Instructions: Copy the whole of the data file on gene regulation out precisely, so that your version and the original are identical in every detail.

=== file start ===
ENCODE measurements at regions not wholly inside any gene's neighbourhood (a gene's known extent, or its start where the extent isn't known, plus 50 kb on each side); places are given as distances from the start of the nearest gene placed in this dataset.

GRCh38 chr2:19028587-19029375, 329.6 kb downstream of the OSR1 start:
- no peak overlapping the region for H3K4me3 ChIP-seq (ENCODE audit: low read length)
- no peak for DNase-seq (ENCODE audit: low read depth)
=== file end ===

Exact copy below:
ENCODE measurements at regions not wholly inside any gene's neighbourhood (a gene's known extent, or its start where the extent isn't known, plus 50 kb on each side); places are given as distances from the start of the nearest gene placed in this dataset.

GRCh38 chr2:19028587-19029375, 329.6 kb downstream of the OSR1 start:
- no peak overlapping the region for H3K4me3 ChIP-seq (ENCODE audit: low read length)
- no peak for DNase-seq (ENCODE audit: low read depth)